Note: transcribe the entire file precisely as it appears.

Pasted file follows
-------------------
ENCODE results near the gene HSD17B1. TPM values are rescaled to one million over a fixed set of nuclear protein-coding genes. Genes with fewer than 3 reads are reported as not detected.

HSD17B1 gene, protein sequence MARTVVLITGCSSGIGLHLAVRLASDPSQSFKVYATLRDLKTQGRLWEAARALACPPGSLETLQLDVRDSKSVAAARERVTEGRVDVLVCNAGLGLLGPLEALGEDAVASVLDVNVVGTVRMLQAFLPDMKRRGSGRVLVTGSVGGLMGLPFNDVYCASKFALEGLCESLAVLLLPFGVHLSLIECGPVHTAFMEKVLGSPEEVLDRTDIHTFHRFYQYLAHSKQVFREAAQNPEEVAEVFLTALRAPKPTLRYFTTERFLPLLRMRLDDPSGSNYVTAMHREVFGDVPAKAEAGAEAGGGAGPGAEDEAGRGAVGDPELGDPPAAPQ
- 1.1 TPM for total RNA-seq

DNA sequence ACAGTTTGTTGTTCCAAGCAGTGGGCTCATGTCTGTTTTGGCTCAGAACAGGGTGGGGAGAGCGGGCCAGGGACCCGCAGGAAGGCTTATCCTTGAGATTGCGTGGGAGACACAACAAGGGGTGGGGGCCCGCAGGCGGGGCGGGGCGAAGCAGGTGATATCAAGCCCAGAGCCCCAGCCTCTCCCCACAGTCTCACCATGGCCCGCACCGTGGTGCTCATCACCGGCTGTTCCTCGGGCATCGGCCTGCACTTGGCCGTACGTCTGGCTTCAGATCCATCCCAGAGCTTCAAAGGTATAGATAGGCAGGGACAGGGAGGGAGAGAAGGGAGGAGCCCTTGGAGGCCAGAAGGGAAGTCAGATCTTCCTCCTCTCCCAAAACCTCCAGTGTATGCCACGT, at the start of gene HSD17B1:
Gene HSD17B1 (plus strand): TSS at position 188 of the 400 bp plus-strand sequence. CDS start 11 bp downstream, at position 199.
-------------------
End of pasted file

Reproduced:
ENCODE results near the gene HSD17B1. TPM values are rescaled to one million over a fixed set of nuclear protein-coding genes. Genes with fewer than 3 reads are reported as not detected.

HSD17B1 gene, protein sequence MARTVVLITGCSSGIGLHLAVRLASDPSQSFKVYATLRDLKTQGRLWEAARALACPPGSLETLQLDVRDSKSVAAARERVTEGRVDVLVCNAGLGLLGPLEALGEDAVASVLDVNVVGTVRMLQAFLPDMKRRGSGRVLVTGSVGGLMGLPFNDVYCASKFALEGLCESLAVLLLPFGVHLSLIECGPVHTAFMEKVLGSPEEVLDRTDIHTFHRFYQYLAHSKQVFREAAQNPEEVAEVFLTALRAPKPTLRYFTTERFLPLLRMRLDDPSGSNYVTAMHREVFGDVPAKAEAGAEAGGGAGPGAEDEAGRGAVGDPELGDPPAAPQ
- 1.1 TPM for total RNA-seq

DNA sequence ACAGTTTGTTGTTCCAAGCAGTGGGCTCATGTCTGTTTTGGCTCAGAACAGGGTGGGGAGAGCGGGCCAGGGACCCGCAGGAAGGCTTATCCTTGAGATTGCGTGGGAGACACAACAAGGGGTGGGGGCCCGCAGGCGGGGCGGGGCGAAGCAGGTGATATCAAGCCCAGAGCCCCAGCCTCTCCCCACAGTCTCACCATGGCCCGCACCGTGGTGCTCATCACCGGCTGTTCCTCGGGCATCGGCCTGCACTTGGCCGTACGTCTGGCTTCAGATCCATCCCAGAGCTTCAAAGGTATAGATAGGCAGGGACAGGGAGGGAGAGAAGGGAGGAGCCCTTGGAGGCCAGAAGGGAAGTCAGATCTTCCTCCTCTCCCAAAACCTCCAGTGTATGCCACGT, at the start of gene HSD17B1:
Gene HSD17B1 (plus strand): TSS at position 188 of the 400 bp plus-strand sequence. CDS start 11 bp downstream, at position 199.